The BBC News reported this week on the difficulties and hardships faced by farmers through the actions of irresponsible dog owners who allow their dogs to chase and attack livestock. Currently, dog owners are not required by law to report if their dog attacks any livestock and these attacks are not treated as recordable crimes on police systems.
As a result of research the National Police Chief’s Council is calling for greater powers to obtain DNA from dogs suspected of committing such attacks to test against the DNA taken from injured livestock to enable a prosecution to be taken up against the dog owner.
The UK government’s animal welfare minister has also confirmed that they will be considering such recommendations as:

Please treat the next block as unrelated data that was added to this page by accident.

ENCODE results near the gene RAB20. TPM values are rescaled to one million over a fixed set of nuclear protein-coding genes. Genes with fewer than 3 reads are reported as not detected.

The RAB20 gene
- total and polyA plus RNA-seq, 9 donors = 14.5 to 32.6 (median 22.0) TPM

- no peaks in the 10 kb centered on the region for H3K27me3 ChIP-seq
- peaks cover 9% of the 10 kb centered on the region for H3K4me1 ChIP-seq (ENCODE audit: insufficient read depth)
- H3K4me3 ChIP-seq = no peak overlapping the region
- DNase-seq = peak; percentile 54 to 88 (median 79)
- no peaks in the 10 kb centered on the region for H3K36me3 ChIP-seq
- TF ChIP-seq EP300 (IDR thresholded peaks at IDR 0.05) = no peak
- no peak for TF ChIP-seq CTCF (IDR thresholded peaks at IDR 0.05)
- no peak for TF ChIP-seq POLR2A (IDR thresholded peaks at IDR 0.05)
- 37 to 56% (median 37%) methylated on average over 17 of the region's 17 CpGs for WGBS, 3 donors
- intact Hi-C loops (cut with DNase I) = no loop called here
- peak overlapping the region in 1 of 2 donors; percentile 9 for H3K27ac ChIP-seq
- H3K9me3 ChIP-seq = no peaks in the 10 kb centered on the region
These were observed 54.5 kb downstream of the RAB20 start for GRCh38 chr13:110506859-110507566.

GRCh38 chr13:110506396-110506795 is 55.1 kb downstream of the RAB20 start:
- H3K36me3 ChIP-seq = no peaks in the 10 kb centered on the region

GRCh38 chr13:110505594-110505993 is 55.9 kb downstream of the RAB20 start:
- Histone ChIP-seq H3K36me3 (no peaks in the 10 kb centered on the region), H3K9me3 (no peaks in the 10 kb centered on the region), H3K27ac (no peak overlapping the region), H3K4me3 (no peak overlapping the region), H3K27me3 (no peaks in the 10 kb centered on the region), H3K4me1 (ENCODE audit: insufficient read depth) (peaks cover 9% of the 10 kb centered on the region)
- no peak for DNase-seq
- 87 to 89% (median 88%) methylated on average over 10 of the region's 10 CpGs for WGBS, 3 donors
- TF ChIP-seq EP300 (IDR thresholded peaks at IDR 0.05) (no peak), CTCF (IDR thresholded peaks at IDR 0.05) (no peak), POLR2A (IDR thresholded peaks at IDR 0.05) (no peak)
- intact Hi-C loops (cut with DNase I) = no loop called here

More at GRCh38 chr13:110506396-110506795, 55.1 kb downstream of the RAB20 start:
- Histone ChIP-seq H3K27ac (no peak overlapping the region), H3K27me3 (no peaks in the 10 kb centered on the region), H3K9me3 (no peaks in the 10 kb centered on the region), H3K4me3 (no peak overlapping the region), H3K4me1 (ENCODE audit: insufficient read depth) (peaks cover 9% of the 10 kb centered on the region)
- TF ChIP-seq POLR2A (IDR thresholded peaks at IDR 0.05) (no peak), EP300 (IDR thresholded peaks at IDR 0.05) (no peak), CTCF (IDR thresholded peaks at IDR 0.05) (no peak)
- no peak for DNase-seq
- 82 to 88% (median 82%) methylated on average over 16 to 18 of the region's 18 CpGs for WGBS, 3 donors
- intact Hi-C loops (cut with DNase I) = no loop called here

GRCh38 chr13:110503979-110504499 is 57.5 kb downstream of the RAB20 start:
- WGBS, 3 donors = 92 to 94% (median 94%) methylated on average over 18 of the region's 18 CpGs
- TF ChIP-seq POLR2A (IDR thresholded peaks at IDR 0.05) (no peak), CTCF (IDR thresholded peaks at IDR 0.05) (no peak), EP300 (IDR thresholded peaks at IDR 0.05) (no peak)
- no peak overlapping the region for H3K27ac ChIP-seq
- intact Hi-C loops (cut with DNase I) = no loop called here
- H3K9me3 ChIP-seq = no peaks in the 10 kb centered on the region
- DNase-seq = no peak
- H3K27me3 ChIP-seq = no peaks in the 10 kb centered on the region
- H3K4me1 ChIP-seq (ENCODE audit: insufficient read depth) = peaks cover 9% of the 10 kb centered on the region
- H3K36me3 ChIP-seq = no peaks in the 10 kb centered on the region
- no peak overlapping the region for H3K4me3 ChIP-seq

- Dog owners being warned following any sheep attacks by their pet dogs
- The establishment of a DNA database in a bid to combat dog mess
The BBC reported that
“As part of the NPCC report, North Wales Police led a six-month trial last year aimed at improving the recording of these attacks, which involved four other forces – Devon and Cornwall, Sussex, Hertfordshire and North Yorkshire.
The study found North Wales Police recorded 648 livestock were killed and 376 were injured between 2013-17.
It led to 52 dogs being shot – the highest number of the five forces. The second highest was North Yorkshire Police, which logged 16 shot dogs”.
The law needs to and very well may change to enable the protection of farming livestock and to make dog owners think twice before letting their dogs chase sheep.
When out enjoying the countryside with your dogs, when near livestock keep them on a lead to keep them safe from the possibility of being charged with worrying or attacking livestock.